My mental response: Animals taste good; I simply prefer them to have been happy while they were alive. Free range animals are much, much, much healthier while they are alive, not to mention healthier for you, for the earth, and more delicious to eat. Also, if you are going to eat a cow, you may as well use its hide for warmth or something.

image from blog.citypages.com

Maybe these are extreme examples, but they are real (if you can believe it). Sometimes Clark privately considers playing to the stereotype(s) just to mess with people, saying things like, "The swine flu is a scourge sent to punish those who eat the flesh of the Lord's fallen beasts." It kills me every time. Really though, do you have thoughts or know of any good writing on the social aspects and acerbic reactions to vegetarianism?

image from mychildhealth.net

All kinds of people boycott all kinds of things; it's the oldest form of protest (homespun, anyone?). Some quit sugar for health reasons, others refuse to shop at a certain store because of its business practices. So, why is it that quitting meat is so socially and politically charged? We give individual stamps of approval in so many ways: money, time, attention, laughter. It can be a powerful form of boycott to withhold support by withdrawing any of these resources. It is not a new idea. I recently saw a bumper sticker that said, "I refuse to participate in this recession." I'm not sure how that could be accomplished (spending rather than saving money?). More power to him, I guess.

Another conundrum is the dinner invite. I love to eat with friends and to feed people, but there are a few inherent obstacles. I don't want to be accommodated and the alternative is equally unappealing. I can't stomach the idea of sitting in front of a plate of chicken; I want to be a gracious guest, but I just can't eat it (at this point, I'll get physically ill - part of the reason for quitting meat to begin with). Also, people generally expect some sort of meat dish for dinner. Our default is to serve pizza. Clark makes wicked-delicious sauce and, even without meat, our made-from-scratch pizza is usually a crowd-pleaser. (Now I can even make the mozzarella!) Want some? You can even BYOMeat, if you want; we genuinely don't mind. And I won't even confiscate your leather jacket.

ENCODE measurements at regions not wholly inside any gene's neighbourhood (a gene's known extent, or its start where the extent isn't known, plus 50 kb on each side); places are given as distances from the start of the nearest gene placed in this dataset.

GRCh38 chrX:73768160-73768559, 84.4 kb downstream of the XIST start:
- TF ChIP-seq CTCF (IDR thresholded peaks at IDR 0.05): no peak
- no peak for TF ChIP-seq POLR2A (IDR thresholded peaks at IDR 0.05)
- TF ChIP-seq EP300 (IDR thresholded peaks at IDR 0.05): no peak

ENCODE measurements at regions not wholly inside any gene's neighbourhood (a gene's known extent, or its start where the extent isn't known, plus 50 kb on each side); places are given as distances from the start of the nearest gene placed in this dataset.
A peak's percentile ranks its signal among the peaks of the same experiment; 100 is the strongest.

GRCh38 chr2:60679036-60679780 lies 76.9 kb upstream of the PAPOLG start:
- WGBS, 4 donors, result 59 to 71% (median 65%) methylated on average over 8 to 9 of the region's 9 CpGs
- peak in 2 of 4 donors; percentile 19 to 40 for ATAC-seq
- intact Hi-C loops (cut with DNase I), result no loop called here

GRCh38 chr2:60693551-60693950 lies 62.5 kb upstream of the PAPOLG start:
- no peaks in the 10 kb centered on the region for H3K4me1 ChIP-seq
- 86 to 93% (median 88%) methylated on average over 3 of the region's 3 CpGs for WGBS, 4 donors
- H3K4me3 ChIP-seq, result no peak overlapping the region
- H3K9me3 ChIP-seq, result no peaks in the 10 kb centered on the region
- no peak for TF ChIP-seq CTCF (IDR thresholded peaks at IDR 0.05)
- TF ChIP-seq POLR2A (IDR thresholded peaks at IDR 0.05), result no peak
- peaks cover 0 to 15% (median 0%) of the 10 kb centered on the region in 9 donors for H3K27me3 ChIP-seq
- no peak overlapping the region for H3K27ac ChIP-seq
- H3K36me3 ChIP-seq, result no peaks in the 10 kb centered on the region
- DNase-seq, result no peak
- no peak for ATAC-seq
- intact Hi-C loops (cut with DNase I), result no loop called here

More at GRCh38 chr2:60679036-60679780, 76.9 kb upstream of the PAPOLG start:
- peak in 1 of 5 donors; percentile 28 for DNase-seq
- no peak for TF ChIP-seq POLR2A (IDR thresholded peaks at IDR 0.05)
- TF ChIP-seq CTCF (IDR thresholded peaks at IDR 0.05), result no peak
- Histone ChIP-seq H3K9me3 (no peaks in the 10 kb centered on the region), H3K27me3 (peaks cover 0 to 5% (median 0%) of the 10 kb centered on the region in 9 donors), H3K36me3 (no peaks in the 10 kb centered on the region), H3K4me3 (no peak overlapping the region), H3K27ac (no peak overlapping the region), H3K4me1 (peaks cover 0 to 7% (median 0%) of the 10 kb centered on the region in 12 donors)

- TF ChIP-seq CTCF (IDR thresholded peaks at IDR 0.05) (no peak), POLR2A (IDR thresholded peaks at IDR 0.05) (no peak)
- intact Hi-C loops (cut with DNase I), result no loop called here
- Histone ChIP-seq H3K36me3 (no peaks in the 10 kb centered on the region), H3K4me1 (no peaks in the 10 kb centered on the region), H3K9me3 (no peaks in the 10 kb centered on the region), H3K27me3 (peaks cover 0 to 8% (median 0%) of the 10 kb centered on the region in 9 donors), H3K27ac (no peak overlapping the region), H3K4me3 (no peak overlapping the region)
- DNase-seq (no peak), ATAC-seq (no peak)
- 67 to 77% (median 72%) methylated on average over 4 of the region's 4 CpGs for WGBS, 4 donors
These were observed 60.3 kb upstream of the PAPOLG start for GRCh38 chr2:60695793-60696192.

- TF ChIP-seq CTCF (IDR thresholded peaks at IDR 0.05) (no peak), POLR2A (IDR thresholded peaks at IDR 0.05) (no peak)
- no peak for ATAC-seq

say cheese

In my quest for achieving a respectable level of domesticity, I have recently made my first batch of delicious mozzarella cheese (quest currently limited to making delicious things I can eat). I will probably never rival the creative craftiness and stellar sewing ability of the amazing Gardner sisters (sisters-in-law included. See example here), which makes it a good thing it's not a contest.

Making cheese is so much fun; each time it's a revelation that I can make something that often comes in plastic pods that have been sitting under winking fluorescent-lights for days, weeks, or months. For example, this

used to be MILK - just minutes before this picture was taken - and I made it into yummy CHEESE with some assistance from my friend Jessica. I love that you can trace the short line of where this milk/cheese has been - cow's udder to jug (with some pasteurizing step in between), jug to stock pot, stock pot to my mouth. Incidentally, I also made this bread and nourished the Basil leaves. Many of the best meals are so simple and hand/home made; Y. U. M.

Thank you, Jess, Barbara Kingsolver, and Ricky Carrol. And thank you, Reed's dairy cows, for your locally-produced, artificial hormone-free, creamy goodness.